British Science Week takes Imperial Scientists to Bournemouth

Twelve Imperial scientists hosted a Science Fair at a Dorset primary school as part of an annual celebration of science and engineering.

British Science Week is a ten-day celebration of science, technology, engineering and maths which happens between 8 and 17 March 2024.

This year, to celebrate the diverse people and careers in science and engineering, a team of Imperial scientists travelled to Bournemouth to host a Science Fair at St Luke’s Church of England primary school and bring their work to pupils with interactive activities.

I absolutely loved it. Probably one of the best events the school has ever had! Elisa, pupil at St Luke’s CofE Primary, Bournemouth

The team, consisting of PhD students, Lecturers and Professors, work across a variety of topics using mathematical modelling to study infectious disease outbreaks, biotechnology, vaccine immunology, equity and ecology.

At the fair children simulated a disease outbreak and experimented with the impact of interventions. They also played a card game learning about a wide range of infectious diseases, as well as an animal matching game to find out more about diseases and how they are transmitted.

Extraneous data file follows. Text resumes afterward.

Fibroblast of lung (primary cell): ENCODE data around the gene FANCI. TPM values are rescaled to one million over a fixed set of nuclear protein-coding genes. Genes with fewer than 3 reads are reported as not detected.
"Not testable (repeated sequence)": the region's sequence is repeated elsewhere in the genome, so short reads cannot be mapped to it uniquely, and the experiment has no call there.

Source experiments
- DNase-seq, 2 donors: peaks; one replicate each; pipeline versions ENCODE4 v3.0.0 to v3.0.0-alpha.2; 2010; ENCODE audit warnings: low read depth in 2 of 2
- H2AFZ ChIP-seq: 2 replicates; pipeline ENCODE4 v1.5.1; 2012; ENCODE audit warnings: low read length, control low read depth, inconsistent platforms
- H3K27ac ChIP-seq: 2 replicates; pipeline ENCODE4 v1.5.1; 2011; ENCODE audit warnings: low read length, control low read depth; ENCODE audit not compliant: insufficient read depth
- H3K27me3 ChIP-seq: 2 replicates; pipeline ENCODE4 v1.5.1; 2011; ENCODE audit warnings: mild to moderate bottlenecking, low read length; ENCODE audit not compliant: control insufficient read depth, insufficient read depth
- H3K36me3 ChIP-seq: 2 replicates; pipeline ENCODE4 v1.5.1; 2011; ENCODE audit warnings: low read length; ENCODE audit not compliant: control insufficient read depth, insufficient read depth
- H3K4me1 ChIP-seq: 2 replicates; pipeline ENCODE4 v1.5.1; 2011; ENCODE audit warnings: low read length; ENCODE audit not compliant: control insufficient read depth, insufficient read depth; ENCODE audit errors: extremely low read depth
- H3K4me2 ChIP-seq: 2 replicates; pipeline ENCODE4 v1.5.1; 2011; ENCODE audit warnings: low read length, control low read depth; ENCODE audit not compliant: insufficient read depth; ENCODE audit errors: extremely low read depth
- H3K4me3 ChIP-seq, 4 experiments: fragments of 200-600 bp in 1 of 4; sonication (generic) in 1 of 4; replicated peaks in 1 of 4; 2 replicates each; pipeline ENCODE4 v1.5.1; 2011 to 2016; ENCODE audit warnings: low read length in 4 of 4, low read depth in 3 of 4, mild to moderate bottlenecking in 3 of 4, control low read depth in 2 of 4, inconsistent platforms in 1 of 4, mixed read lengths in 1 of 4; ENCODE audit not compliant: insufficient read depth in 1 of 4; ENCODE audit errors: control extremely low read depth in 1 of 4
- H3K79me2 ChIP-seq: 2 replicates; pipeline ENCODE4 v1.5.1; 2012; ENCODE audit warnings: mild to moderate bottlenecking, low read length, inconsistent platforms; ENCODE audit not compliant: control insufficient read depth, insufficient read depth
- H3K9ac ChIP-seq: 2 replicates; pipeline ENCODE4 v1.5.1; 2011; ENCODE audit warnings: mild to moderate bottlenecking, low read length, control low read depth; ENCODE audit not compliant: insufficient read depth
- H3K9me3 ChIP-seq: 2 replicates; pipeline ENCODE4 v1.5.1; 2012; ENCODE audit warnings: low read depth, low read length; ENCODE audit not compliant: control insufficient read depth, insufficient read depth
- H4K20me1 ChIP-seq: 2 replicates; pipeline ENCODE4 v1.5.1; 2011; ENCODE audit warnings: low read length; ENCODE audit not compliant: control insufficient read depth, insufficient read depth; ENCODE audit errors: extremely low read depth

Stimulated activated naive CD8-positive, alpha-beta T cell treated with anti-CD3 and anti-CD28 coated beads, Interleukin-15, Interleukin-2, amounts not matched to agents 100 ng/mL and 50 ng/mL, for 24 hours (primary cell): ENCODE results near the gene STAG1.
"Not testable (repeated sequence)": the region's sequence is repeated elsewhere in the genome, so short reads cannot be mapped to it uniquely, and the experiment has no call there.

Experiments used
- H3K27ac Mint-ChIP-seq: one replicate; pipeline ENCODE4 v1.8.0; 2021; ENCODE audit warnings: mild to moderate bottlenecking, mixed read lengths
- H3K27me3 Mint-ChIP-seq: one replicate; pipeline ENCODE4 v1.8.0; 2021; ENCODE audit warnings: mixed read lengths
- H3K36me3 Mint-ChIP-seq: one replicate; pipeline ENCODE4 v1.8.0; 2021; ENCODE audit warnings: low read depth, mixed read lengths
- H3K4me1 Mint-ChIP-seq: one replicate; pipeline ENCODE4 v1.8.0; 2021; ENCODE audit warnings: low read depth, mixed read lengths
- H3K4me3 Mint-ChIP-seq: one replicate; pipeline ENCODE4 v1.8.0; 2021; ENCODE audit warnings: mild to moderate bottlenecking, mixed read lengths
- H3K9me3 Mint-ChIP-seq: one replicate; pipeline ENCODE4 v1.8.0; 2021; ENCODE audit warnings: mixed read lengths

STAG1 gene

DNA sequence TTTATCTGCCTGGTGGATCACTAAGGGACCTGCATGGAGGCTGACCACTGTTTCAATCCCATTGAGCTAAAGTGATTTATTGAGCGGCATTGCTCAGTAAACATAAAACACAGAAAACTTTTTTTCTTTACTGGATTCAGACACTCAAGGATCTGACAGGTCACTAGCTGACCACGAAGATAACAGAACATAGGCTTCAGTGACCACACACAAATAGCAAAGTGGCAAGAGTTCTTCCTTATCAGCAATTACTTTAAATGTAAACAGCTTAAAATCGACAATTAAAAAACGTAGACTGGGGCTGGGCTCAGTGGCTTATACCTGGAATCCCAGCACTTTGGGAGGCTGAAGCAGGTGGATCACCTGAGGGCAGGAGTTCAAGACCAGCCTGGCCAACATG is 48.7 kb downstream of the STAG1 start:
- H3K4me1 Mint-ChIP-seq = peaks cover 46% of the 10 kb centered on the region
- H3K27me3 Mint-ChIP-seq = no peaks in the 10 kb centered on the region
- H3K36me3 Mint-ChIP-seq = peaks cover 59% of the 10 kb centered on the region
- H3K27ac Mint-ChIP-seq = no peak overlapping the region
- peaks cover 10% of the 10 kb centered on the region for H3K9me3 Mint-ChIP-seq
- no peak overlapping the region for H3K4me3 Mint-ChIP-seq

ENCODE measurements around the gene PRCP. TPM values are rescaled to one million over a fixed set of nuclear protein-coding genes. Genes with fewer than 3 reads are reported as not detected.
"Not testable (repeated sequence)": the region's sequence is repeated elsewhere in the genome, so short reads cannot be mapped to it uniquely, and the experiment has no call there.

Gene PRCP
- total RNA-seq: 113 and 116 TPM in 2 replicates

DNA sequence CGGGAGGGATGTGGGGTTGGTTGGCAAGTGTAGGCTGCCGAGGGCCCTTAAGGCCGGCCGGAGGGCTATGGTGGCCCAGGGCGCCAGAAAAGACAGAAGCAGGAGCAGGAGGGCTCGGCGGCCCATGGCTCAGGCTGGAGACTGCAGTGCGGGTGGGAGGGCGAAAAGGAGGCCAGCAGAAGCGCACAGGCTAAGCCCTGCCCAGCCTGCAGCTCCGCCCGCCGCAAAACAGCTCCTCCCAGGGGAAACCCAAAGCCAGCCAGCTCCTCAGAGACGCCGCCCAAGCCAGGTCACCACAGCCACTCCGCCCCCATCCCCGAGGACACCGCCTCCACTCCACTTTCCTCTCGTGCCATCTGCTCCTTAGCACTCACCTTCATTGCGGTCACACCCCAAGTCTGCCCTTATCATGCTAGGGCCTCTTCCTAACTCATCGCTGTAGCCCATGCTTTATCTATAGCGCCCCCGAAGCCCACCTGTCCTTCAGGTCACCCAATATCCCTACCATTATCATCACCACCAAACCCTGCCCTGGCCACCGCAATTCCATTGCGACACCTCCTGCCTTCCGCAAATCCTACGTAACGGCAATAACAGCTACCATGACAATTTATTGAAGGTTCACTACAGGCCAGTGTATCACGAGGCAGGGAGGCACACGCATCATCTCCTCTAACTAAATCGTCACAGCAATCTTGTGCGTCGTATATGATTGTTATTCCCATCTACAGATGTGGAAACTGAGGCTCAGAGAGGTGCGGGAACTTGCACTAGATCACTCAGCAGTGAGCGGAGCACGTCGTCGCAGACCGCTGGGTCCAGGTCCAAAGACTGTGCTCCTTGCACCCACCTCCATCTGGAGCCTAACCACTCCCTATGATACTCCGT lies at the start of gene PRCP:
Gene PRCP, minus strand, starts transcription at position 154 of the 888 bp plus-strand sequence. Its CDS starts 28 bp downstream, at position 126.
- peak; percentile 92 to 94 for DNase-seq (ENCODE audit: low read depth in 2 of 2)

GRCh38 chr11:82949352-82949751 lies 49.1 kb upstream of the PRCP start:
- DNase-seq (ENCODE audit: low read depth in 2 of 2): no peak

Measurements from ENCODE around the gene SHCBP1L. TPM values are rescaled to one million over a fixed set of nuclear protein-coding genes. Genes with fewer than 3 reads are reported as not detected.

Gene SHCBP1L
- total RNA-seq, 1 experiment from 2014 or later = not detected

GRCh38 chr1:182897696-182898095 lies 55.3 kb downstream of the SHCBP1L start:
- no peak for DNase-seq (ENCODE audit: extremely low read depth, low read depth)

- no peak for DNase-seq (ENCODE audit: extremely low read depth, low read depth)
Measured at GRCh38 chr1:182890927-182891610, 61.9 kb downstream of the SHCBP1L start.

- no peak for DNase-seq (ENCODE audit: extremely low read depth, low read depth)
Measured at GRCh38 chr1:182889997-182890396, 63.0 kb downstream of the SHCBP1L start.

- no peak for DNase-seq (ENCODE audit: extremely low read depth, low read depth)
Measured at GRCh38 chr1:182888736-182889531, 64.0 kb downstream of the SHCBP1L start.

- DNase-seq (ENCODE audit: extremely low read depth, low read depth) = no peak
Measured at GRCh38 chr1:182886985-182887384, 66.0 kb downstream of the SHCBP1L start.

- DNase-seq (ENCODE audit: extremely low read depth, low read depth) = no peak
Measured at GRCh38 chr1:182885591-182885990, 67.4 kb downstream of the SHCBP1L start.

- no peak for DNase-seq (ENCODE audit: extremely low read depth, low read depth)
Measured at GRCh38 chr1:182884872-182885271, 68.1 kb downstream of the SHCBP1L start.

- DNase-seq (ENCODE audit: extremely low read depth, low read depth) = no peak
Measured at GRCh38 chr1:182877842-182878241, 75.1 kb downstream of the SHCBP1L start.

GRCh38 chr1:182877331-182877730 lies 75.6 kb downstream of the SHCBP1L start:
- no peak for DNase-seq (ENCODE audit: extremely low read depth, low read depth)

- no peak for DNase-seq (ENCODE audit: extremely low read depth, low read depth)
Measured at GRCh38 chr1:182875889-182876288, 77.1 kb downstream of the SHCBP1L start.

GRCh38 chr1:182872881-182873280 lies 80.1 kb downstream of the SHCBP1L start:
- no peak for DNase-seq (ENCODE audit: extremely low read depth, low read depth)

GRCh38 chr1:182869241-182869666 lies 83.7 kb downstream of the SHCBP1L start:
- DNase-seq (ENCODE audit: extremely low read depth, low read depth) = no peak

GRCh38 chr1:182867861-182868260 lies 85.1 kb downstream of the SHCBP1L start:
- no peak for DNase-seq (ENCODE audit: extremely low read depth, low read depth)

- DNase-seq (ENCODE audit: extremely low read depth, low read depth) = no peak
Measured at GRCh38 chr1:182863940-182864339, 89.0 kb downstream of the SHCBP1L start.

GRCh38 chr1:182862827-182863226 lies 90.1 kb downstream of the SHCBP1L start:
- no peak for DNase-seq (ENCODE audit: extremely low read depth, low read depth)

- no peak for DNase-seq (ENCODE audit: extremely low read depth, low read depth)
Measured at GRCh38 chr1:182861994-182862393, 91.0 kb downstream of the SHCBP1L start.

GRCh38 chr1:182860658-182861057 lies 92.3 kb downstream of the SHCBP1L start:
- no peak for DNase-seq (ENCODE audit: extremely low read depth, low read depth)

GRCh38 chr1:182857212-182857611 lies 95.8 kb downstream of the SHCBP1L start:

It has inspired our children and has helped them realise that becoming a scientist is a very real possibility! Rob Taylor

During the day, each class visited the fair and at the end of the school day pupils had the opportunity to take their parents along. Pupils, parents and teachers showed their creative side using playdough to show what microbes could look like. This resulted in the most wonderful pieces of art.

Over the course of British Science Week, each class also connected online with an Imperial scientist to speak about who they are, how and why they became a scientist, followed by a Q&A. The researchers were blown away by the curiosity of pupils and their questions about the world we live in.

Dr Ilaria Dorigatti, one of the volunteers at the science fair and a senior lecturer at Imperial’s MRC Centre for Global Infectious Disease Analysis, said: " It was such a fulfilling experience to be able to share my passion for science with the kids of St. Luke’s. It was mind-blowing to experience the children’s innate curiosity and see them thinking about the biggest problems of our society including climate change, disease emergence and global health! "

Rob Taylor, Science Curriculum Lead at St Luke’s CofE Primary School, said: " The science day was a huge success. The children are still talking about it days after the event and it has helped facilitate so many interesting conversations. It has inspired our children and has helped them realise that becoming a scientist is a very real possibility!"